Well it took awhile to complete but we have successfully finished our Best and Worst Contract selections for 2014 and I thought it would be good to summarize the series. For those who have not read this yet I guess it is worth pointing out a few ground rules. No rookie contracts are considered for the best or worst deal unless the team did something extraordinary in the negotiation. Why? Draft salaries are basically slotted so it’s not the benefit or fault of the team it’s simply the system. Secondly you don’t have to be a bad player to have a bad contract nor a great one to have a good contract. These are simply contracts that stand out for a number of reasons ranging from structure to price to leverage at signing. Finally this is written from the team perspective and if we wanted it from the agent perspective simply flip it around.
For this post I’ll go division by division and give a selection for best and worst deal and then quickly select the two players that I think have the best and worst contract.
Best- Cameron Wake. Wake is the runaway winner in the East. He is a superstar player now and was one at the time he signed a low priced bargain contract. It’s pretty amazing that Dolphins former GM Jeff Ireland was responsible for this contract as he left the team with a number of high priced duds which led to him being fired.
Worst- Mario Williams. Mike Wallace has a pretty terrible contract and David Harris and Logan Mankins were both grossly overpaid, but none came close to being the top paid player on the side of a ball despite never even being close to that level. This was the classic case of desperate team, with a desperate GM, seeing a former top draft pick and doing anything to get him.
Best- Andrew Whitworth. I think it was a given that the best had to come from the Bengals as they are by far the most shrewd organization in the North. This was a terrific low risk high reward type of signing that had paid off extremely well for the Bengals.
Worst- Paul Kruger. Not the easiest selection as Ray Rice’s deal looks worse and worse each day, but this was a senseless signing. You never take a part time player, see a big season in a walk year, and anoint him a high paid starter. The Ravens have some really bad contracts on the books but even they knew the Browns were doing something that there was no justification to even consider.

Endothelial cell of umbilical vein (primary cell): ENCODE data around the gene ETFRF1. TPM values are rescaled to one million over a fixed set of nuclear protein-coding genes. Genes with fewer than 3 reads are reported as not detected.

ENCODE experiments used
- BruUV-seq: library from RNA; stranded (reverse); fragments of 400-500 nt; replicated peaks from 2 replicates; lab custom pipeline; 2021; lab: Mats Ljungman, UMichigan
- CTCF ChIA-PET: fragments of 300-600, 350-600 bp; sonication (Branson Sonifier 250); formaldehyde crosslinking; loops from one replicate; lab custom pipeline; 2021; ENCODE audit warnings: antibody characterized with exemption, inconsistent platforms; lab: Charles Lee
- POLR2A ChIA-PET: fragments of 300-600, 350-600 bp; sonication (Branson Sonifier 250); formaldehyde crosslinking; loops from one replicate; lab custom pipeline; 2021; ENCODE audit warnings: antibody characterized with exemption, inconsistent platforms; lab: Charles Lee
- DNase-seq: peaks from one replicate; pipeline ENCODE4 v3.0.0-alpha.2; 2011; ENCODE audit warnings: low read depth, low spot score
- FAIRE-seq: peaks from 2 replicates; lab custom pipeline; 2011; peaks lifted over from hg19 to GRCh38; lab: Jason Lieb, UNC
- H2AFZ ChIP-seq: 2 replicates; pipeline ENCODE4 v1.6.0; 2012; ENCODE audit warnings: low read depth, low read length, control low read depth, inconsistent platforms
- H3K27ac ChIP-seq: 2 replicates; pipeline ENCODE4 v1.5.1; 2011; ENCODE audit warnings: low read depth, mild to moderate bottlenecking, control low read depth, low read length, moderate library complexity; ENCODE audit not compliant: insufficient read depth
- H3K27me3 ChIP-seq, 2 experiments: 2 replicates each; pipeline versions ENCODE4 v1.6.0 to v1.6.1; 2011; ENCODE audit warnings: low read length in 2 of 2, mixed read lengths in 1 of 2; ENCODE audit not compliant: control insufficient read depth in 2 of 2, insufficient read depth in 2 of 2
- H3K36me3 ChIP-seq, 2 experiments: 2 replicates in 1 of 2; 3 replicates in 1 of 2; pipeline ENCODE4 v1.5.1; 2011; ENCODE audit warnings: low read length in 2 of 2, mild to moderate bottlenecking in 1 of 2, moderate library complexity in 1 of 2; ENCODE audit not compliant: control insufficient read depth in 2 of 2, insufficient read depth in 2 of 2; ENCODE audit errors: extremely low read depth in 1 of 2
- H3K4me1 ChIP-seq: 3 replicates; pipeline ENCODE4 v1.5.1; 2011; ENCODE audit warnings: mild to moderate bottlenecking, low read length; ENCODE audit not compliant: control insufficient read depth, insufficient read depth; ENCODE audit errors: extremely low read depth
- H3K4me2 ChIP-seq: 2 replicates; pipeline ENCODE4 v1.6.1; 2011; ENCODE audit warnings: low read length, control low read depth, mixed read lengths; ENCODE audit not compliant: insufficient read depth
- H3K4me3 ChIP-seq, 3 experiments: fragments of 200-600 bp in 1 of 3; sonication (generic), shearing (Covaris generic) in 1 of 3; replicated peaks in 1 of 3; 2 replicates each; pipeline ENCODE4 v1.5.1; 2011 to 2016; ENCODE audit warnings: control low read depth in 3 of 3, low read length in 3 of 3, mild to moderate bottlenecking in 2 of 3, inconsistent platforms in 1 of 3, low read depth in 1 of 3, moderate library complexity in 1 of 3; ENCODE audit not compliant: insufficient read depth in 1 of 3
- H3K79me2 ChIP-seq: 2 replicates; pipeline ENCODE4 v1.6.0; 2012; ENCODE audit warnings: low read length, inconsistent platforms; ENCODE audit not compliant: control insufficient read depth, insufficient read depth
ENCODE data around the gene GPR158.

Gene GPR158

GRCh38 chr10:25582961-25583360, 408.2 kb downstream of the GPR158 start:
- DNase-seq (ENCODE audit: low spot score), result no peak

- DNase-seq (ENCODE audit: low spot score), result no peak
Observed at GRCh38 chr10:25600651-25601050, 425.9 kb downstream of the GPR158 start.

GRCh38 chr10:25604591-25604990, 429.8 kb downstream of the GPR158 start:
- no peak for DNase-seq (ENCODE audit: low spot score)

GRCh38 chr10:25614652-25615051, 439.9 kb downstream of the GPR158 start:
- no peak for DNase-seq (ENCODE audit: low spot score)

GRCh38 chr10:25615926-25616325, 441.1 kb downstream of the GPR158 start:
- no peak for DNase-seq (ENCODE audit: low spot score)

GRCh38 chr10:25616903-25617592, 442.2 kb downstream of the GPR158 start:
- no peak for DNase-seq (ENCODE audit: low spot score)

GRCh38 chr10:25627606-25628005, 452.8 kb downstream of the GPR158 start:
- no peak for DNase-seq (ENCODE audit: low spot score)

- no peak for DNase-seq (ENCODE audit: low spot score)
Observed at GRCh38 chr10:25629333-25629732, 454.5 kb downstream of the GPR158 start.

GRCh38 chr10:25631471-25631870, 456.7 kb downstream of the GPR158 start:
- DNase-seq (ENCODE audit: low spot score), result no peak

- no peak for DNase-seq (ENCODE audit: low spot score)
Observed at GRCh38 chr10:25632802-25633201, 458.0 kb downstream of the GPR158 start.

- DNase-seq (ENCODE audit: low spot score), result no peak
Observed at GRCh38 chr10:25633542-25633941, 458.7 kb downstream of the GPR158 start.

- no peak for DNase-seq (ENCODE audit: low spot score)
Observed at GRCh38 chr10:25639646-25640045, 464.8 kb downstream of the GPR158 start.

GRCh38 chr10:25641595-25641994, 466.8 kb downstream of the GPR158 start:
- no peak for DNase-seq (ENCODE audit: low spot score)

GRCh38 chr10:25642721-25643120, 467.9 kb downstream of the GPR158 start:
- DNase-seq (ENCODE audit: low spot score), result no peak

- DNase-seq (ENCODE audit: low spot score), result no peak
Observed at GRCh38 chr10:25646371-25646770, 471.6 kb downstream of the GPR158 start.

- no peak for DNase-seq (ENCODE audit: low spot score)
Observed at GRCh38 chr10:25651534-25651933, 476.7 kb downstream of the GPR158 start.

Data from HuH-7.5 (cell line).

Best- Andre Johnson. The Texans have made a mess of his contract, but even in that mess they were able to hold Johnson’s feet to the fire this year when he wanted out or a new deal and withhold money from him due to a poor deal he negotiated years ago. This contract was one of the great heists in NFL history for a team.
Worst- Marcedes Lewis. One of the great mysteries in the NFL is how in the world Lewis is still playing on this inflated contract that he signed in 2011. This was an example of a team desperately wanting to believe a first round draft pick was a great player. He showed signs of being decent one time and got a massive pay day. This is a prime example why teams need to not let emotions and past scouting get in the way of more unbiased analysis.
Best- Jamaal Charles. Charles signed a new deal on the day I wrote his blurb but even with the slight raise he is still dramatically underpaid. Charles had done more than enough to warrant an $8 million a year contract back in 2010 and instead took a deal worth just over $5 million with almost no guarantees. He carried the Chiefs offense the last few seasons at a next to nothing price.
Worst- Sebastian Janikowski. The only reason I can even come up with for this deal is the owner wanting Janikowski on the team at a huge price as a homage to his father. There is nothing good about paying a kicker big money especially when he is not one of the best players in the NFL and the Raiders made sure to protect Janikowskis status as the top pay guy and best protected kicker in the league.
Best- Jason Kelce. If ever there were examples of insider trading in NFL front offices it was this deal. Philadelphia wisely locked up Kelce hours before it became know that the salary cap would stunningly rise to $133 million. Philadelphia did a great job in also making sure this got done before any other extensions occurred as the position got higher in price after years of a flat market.